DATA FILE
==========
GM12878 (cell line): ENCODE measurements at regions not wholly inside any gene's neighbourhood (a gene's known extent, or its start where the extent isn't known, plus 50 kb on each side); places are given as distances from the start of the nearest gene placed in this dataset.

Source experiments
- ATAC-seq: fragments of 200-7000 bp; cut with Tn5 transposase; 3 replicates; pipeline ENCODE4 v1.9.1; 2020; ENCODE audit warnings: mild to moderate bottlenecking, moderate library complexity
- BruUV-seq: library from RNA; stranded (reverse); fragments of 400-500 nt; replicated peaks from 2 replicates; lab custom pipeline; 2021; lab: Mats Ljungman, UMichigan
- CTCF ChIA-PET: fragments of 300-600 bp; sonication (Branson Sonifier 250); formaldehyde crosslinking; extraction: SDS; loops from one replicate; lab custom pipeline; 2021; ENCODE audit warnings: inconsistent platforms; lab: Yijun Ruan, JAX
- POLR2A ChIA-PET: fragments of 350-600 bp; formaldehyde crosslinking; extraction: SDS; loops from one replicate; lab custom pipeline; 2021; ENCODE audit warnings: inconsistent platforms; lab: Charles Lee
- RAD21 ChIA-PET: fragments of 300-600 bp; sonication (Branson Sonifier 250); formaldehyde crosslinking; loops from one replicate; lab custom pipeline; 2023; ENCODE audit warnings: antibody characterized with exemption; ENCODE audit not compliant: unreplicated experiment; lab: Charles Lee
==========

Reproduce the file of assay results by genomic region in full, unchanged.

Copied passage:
GM12878 (cell line): ENCODE measurements at regions not wholly inside any gene's neighbourhood (a gene's known extent, or its start where the extent isn't known, plus 50 kb on each side); places are given as distances from the start of the nearest gene placed in this dataset.

Source experiments
- ATAC-seq: fragments of 200-7000 bp; cut with Tn5 transposase; 3 replicates; pipeline ENCODE4 v1.9.1; 2020; ENCODE audit warnings: mild to moderate bottlenecking, moderate library complexity
- BruUV-seq: library from RNA; stranded (reverse); fragments of 400-500 nt; replicated peaks from 2 replicates; lab custom pipeline; 2021; lab: Mats Ljungman, UMichigan
- CTCF ChIA-PET: fragments of 300-600 bp; sonication (Branson Sonifier 250); formaldehyde crosslinking; extraction: SDS; loops from one replicate; lab custom pipeline; 2021; ENCODE audit warnings: inconsistent platforms; lab: Yijun Ruan, JAX
- POLR2A ChIA-PET: fragments of 350-600 bp; formaldehyde crosslinking; extraction: SDS; loops from one replicate; lab custom pipeline; 2021; ENCODE audit warnings: inconsistent platforms; lab: Charles Lee
- RAD21 ChIA-PET: fragments of 300-600 bp; sonication (Branson Sonifier 250); formaldehyde crosslinking; loops from one replicate; lab custom pipeline; 2023; ENCODE audit warnings: antibody characterized with exemption; ENCODE audit not compliant: unreplicated experiment; lab: Charles Lee